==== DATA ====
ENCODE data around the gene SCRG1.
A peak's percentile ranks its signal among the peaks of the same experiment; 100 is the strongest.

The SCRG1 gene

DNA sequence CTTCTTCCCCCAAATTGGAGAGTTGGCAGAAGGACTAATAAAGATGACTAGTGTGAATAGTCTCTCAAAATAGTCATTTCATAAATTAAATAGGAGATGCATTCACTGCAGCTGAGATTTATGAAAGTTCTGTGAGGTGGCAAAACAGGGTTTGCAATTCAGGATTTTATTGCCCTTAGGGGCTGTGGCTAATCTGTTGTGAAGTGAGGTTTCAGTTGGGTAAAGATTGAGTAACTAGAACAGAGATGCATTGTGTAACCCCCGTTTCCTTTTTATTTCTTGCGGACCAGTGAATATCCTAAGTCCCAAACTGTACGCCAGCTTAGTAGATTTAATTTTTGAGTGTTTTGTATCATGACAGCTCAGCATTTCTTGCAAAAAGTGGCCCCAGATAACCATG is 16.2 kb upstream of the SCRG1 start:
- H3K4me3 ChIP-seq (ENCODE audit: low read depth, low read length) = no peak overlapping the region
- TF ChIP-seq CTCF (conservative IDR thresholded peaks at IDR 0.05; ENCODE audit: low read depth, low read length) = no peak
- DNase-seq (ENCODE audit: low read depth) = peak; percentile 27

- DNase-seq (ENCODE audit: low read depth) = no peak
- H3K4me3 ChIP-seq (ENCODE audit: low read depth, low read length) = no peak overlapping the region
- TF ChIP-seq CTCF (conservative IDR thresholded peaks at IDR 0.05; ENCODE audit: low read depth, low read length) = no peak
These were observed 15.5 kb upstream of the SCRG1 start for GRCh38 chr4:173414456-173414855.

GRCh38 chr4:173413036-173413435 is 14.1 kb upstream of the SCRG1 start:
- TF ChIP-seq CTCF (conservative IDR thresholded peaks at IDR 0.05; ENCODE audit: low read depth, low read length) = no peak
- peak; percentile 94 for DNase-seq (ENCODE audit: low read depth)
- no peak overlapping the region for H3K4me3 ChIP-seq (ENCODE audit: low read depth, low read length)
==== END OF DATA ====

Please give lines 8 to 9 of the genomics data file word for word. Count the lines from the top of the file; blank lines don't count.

- DNase-seq (ENCODE audit: low read depth) = no peak
- H3K4me3 ChIP-seq (ENCODE audit: low read depth, low read length) = no peak overlapping the region